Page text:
However, during the 1800s, the general equestrian fashion was toned down. Out went the dressmakers; henceforth tailors made the equestrian clothes, for women as well as men. Towards the middle and end of the 19th century, riding became increasingly common among the upper-middle class. The equestrian clothes were much less elaborate than before and the colors were mostly black. Especially so during the Victorian age: “A plainness (…) is to be preferred before any outward show. Ribbons, and coloured veils, and yellow gloves, and showy flowers are alike objectionable. A gaudy “get-up” is highly to be condemned, and at once stamps the wearer as a person of inferior taste. Therefore avoid it.” The advice is given in Power O´Donoghue in Ladies on Horseback from 1889.
At this time, pants were introduced for women to ride in for the first time. In the beginning, they were worn under skirts. And both male and female riders used tweed jackets for hacking.
1900: New shapes and materials
With industrialization and transport revolution introducing trains and eventually cars, the use of horses changed. Riding became increasingly linked to relaxation, sports and shows. The largest social change in modern times, female emancipation, was bound to change fashion. In the 1900s, more and more women rode without skirts. And there were very few sidesaddles after the mid-20th century.
The early 1900s was when the jodhpurs really caught on. The jodhpurs originate in, yes Jodhpur, an ancient state in Rajasthan, India, going back to the 13th century. Jodhpurs are riding trousers characterized by having wide hips (providing freedom of movement before the invention of stretch fabric) and tight legs from the knees to the ankle. They were called churidars and were worn in India for centuries. The pants became popular when polo, also from Persia and Central Asia originally, was introduced in the United Kingdom in the late 1800s. Jodhpurs became highly fashionable and have been used far beyond the horse world.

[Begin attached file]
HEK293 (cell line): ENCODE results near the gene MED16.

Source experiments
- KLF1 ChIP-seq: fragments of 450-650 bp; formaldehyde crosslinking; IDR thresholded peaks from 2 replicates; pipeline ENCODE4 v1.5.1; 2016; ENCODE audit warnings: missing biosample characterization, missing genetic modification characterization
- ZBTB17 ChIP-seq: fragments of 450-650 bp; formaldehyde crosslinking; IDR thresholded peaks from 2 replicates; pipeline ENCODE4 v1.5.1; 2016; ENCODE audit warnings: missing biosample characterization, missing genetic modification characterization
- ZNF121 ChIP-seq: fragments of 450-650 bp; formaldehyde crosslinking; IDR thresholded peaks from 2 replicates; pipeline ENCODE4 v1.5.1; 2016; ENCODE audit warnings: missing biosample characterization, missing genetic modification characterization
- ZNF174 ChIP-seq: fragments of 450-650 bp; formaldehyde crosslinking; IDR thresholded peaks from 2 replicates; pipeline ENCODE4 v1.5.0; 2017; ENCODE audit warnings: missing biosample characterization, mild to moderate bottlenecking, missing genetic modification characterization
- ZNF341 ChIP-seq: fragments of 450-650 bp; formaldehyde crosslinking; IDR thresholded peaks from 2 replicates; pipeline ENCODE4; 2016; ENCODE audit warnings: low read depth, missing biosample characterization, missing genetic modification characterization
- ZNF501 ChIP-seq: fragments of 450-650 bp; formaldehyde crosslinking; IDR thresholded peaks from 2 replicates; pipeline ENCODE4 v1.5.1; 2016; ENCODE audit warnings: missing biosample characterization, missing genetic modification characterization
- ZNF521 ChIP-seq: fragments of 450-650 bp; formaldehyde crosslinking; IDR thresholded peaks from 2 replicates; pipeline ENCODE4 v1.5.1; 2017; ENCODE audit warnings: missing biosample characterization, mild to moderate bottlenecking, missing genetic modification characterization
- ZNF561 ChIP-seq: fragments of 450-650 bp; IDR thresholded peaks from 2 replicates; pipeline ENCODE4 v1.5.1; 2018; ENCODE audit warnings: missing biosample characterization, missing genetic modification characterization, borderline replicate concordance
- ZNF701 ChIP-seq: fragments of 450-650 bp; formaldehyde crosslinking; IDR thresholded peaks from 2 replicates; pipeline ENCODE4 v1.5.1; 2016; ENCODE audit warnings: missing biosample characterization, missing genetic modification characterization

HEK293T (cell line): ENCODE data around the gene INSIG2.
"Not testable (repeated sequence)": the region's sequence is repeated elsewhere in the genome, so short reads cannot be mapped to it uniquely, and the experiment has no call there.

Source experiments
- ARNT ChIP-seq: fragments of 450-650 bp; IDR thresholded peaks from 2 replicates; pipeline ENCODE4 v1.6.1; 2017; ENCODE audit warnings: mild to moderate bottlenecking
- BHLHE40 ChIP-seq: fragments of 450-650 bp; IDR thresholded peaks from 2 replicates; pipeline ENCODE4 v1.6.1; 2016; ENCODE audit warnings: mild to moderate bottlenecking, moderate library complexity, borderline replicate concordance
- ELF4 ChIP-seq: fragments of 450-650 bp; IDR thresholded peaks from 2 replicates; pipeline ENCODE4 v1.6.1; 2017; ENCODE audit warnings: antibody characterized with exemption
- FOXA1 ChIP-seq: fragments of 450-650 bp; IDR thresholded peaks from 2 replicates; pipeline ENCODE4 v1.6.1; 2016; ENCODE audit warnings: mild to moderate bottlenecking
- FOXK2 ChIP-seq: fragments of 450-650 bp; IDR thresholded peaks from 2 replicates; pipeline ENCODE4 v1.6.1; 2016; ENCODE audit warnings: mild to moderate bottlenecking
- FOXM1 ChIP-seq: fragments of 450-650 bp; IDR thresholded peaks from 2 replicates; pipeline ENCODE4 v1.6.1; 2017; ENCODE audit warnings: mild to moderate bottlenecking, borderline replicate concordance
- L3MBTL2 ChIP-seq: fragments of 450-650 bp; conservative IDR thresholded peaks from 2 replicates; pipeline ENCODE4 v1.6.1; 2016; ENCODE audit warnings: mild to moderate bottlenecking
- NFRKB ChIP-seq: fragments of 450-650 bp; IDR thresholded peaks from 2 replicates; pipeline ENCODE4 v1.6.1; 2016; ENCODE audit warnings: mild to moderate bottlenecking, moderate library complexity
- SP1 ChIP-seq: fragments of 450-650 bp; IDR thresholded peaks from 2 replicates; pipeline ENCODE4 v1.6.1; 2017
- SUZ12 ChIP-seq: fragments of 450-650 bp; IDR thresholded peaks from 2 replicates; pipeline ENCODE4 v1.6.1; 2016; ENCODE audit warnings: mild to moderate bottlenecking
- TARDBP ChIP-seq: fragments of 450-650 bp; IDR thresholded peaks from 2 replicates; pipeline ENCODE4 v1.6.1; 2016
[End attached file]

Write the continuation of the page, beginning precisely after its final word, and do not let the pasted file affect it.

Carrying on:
With industrialization, production of fabrics and clothes became mass-produced. And, as with most sports clothes, modern technology has introduced a range of new materials to the riders´ world: Gore-tex, cotton-lycra and oilskin. Still, the style has remained remarkably similar for a long time even if the different disciplines have their own dress codes. A helmet, beige jodhpurs, black boots and a riding jacket will take you a long way.
2000 and beyond
The love story between horses and fashion continues. From time to time, high couture designers tap into the natural, country elegance of riding attire making collections highly inspired by equestrianism. Haute couture designers such as Ralph Lauren and Gucci, the latter with its horse bit trade mark and their own equestrian line, are perhaps the best exponents of this trend. The most eager fashionista does not have too much room for maneuver in the horse world lest she could fall victim to the critical judgement of experts that transcend history. The legendary footwear designer Manolo Blahník is recently reported to have walked through the Prado museum with its director Manuela Mena Marqués, halting in font of a Velásquez painting saying: “The horse is more chic than the woman riding it”. Or maybe this is forever true?
Alison Matthews David: “Equestrian Costume”,
Side Saddle Lady Museum
Leo Tolstoy: Anna Karenina